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August 19, 2011, 02:48 
accuracy of skew meshes?

#1 
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fisch
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Hello,
is it possible to get a 2nd order accuracy for a skew mesh in OpenFoam? My mesh looks like a parallelogram and the single cells look like parallelograms, too. All my results show (only) first order for p and U. Can anybody help me? Thanks a lot, rupert Here is my fvSchemes: gradSchemes { default none; grad(p) Gauss linear; grad(U) Gauss linear; snGradCorr(U) Gauss linear corrected; snGradCorr(p) Gauss linear corrected; } divSchemes { div(phi,U) Gauss vanLeerV; div((nuEff*dev(grad(U).T()))) Gauss linear; } laplacianSchemes { default none; laplacian(nuEff,U) Gauss linear corrected; laplacian((1A(U)),p) Gauss linear corrected; } interpolationSchemes { default none; interpolate(U) linear; } snGradSchemes { default none; } fluxRequired { default yes; p ; } // ************************************************** *********************** //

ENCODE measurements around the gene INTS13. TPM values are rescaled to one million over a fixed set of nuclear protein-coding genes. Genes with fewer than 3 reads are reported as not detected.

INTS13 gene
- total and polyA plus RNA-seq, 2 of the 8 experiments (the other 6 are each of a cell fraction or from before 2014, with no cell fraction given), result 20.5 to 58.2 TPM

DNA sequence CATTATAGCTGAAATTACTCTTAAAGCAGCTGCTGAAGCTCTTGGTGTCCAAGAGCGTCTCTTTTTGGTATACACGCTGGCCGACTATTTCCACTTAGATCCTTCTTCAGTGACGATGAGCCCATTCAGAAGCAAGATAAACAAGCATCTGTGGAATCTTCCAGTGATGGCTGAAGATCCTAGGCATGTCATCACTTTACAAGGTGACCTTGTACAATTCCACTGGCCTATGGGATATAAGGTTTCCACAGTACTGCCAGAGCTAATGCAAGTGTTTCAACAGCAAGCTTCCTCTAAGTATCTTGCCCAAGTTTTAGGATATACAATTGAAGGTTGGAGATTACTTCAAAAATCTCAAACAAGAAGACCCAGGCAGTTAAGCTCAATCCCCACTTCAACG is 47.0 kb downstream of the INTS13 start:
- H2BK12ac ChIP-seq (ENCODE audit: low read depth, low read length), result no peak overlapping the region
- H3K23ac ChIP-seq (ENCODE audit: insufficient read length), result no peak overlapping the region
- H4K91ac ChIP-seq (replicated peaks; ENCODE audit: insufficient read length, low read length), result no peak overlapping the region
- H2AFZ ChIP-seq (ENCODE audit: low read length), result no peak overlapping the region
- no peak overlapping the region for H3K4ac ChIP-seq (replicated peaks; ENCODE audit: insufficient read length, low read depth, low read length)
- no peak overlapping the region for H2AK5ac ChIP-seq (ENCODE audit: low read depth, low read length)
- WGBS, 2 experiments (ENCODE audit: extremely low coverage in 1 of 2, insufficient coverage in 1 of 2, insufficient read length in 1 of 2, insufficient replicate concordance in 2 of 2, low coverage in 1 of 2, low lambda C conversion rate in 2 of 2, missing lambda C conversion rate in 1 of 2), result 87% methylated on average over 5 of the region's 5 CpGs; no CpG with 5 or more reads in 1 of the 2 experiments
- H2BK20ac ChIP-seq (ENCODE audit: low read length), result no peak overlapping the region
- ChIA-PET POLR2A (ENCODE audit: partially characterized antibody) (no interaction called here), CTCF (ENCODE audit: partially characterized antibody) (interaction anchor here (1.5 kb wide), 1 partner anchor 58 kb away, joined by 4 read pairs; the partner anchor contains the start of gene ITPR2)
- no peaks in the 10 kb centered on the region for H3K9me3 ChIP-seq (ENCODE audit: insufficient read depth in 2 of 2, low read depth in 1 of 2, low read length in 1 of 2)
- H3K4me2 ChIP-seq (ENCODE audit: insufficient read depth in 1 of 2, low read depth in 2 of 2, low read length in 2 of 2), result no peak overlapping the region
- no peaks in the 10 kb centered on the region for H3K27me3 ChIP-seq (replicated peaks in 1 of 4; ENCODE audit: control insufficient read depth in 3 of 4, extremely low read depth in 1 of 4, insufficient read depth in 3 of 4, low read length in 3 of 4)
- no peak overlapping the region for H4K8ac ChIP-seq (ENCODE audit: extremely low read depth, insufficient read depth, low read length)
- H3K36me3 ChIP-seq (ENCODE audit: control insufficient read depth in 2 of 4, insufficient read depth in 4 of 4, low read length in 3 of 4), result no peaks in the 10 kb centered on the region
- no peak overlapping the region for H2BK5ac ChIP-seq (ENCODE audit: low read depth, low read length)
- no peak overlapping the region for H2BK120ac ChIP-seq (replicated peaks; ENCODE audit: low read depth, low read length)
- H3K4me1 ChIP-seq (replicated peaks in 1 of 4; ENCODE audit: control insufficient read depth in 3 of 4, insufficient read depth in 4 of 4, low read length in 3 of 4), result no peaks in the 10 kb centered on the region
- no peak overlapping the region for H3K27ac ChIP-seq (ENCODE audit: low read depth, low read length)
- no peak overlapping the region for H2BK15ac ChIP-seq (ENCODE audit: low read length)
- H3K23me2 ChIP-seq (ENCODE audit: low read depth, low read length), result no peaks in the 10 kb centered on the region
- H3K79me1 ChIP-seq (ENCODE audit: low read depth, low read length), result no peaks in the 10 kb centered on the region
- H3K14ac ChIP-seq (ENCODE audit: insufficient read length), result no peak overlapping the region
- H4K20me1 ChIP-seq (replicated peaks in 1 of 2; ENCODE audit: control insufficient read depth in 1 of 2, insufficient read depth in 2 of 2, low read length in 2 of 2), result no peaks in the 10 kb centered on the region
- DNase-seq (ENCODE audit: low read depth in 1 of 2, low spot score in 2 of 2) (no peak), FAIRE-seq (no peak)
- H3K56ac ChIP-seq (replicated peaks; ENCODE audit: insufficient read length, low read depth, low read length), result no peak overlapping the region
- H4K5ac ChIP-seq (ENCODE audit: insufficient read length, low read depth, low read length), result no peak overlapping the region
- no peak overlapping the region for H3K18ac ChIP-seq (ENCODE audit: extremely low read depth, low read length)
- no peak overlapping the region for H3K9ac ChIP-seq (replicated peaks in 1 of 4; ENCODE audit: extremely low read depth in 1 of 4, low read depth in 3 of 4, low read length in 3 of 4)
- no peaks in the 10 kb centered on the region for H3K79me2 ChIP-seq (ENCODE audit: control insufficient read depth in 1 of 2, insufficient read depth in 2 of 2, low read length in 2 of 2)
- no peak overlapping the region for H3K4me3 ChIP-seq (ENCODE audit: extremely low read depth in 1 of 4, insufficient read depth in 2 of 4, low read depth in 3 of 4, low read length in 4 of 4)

August 21, 2011, 03:59 

#2 
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Alberto Passalacqua
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Please post a case and the convergence study.


August 22, 2011, 02:34 

#3 
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fisch
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This is not so easy because the case works only with my solver and uses groovyBC.